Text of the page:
She raised an eyebrow. "By yourself?"
His expression deadened. "Yes, Sora, by myself." He rolled his eyes. "Na, I hung out with the band."
The sound of the door opening saved them from further conversation. A tall, middle-aged man entered the small apartment. His tie had been loosened, the silk material tugged down beneath an opened collar, and he held his brown jacket over his shoulder as he took his shoes off in the foyer.
"Hey, Mr. Ishida!" she greeted cheerfully.
He smiled at the sight of her. "Evening, Sora. How are you?"
She nodded. "I'm good. And you?"
"I've been better," he said, and he surveyed his surroundings. "But I'll live. Are you joining us for dinner tonight?"
Her demeanor changed quickly and she shook her head. "You know I would love to, Ishida-sama, but I can't. Can you imagine poor oka-san sitting at home eating dinner alone? Not while I'm still around." Her eyes wandered to the clock. "I should probably get going," she said, and she hopped off the dinner table.
"You want me to walk you home?" Yamato asked.
She pinched the fabric of his sleeve and gave it a small tug. "Hurry up, Blondie."
"Are you serious? Because you know I was just being polite."
He was instantly rewarded by a hard push as she shoved passed him into the foyer.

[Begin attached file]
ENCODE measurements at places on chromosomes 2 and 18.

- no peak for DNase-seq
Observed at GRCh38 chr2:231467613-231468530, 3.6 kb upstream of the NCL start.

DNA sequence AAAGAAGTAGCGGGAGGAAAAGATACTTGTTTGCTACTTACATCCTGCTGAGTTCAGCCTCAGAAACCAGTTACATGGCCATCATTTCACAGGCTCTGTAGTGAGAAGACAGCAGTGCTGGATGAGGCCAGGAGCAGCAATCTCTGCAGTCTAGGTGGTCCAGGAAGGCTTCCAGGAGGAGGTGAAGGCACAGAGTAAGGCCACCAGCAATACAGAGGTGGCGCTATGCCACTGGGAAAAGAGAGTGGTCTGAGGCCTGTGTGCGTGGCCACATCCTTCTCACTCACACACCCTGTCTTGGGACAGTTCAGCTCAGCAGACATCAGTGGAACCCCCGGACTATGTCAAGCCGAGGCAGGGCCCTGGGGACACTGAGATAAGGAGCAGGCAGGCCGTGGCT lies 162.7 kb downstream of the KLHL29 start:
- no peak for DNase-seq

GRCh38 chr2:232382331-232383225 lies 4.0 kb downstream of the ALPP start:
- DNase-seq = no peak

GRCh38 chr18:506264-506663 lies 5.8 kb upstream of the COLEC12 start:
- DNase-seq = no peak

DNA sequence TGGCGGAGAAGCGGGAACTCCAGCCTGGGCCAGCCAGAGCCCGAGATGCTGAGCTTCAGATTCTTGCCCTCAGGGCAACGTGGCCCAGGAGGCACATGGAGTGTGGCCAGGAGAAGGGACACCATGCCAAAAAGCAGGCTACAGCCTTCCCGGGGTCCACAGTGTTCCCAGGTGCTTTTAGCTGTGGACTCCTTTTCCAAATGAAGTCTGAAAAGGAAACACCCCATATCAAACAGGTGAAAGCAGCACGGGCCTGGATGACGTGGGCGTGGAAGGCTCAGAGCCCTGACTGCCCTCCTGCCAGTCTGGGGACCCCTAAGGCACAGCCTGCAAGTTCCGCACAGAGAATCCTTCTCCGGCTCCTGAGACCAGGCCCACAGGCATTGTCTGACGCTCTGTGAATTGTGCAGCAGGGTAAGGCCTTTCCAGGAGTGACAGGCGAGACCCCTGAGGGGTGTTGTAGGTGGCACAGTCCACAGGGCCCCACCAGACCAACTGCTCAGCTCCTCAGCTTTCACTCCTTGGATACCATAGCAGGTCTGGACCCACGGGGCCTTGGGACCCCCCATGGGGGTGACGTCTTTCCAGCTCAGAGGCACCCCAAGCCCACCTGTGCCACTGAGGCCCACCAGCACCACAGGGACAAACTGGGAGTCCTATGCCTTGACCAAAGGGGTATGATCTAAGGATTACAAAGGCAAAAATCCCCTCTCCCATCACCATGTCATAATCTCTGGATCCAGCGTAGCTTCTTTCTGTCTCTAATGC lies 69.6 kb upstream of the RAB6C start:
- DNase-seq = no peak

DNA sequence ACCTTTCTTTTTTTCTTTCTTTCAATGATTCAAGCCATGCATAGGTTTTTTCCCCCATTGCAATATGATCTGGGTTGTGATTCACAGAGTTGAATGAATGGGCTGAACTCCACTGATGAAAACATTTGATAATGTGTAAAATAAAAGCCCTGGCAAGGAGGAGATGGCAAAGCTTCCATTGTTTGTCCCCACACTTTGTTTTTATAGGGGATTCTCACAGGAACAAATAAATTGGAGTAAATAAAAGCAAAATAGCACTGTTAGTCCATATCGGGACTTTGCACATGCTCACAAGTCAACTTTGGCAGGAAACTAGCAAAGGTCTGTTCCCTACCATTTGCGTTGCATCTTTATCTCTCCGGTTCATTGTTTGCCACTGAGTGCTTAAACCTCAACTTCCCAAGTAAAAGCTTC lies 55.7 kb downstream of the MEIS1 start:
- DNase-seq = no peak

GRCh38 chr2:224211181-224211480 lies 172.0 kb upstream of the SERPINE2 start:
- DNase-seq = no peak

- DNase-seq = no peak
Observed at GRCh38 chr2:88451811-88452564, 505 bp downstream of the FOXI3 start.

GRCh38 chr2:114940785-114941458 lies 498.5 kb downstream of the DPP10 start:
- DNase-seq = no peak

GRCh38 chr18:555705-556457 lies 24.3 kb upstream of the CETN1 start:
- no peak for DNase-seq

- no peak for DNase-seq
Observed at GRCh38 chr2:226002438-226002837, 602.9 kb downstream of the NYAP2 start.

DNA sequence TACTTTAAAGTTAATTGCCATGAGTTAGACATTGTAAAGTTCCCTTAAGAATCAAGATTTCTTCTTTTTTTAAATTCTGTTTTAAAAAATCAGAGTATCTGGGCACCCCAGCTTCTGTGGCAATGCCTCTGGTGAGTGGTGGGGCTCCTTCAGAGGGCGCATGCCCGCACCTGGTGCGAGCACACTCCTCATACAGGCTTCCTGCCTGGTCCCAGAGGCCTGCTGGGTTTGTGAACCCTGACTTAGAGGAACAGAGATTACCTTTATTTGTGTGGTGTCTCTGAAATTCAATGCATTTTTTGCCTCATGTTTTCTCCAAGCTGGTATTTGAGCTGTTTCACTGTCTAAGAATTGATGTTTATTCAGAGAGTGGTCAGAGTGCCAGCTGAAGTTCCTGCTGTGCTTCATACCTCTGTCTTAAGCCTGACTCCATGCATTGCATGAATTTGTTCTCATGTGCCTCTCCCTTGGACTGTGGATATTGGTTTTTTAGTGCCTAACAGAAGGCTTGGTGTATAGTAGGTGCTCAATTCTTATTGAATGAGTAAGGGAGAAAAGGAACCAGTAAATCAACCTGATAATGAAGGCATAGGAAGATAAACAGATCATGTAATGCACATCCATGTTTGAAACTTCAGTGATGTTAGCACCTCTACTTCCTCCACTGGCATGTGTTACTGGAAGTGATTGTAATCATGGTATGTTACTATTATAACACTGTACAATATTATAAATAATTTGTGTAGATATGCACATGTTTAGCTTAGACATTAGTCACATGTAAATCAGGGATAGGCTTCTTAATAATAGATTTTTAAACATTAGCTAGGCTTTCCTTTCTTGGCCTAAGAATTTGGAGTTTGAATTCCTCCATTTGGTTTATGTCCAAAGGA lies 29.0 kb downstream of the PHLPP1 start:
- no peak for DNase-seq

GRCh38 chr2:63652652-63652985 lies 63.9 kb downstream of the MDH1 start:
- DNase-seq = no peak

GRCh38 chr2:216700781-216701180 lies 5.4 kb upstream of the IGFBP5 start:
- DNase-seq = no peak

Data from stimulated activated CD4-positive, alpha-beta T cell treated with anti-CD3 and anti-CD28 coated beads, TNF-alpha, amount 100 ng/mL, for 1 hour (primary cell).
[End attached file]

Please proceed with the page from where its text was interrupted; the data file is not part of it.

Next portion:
Yamato half-smiled at her and rubbed his arm. "Be back in ten minutes, Otou-san," he said to his dad, throwing his apron on the kitchen table. He seized his coat from the hanger while he put on his shoes.
"Could you be any slower?" she asked. She grabbed his hand and opened the door. "Goodbye Ishida-sama!" she yelled.
"Goodbye, Sora!" he replied from the kitchen.
She yanked her blonde companion out the exit, who hopped out on one foot, still tugging on the black tongue of his Chucks.
He sleepily searched around for his cellphone somewhere near his bed and upon finding it, flipped it open and squinted at the harsh blue light. 8:45pm. He stretched.
His chocolate brown eyes caught the site of something black and white, and they quickly wandered to the broken alarm clock next to his door. A sigh escaped his lips. He really had to stop doing that.
He walked up to pick up the broken pieces and tossed on the light switch as he did so. The lamp on his desk turned on, and a soft light filled the room.
The clock was unfixable. After months of accidentally being slammed into desks and doors and the hardwood floor every morning, it had finally been destroyed beyond repair. He threw it into his trashcan and began the search for his Algebra textbook. There was an upcoming test he had to study for.
He felt like a nerd. Since when was studying something he did? His eyes flickered over to the crumpled papers in the waste bin, one in particular with a large red "F" peaking out under the wrecked plastic of what used to be his alarm clock.
Oh yeah, since that.
He shoved it in deeper into the wastebasket with his foot. If he didn't get his priorities straight soon, he was going to get kicked off the soccer team, and as reminders go, that wasn't a very pleasant one.
The red textbook was found wedged beneath two binders and his History book, and he tugged it loose and set it on his desk. They lay messily in front of him.
Red. He liked Red. His shoes were red. Once, in preschool, he cheated on a test because he couldn't remember what the color red looked like. But then he remembered.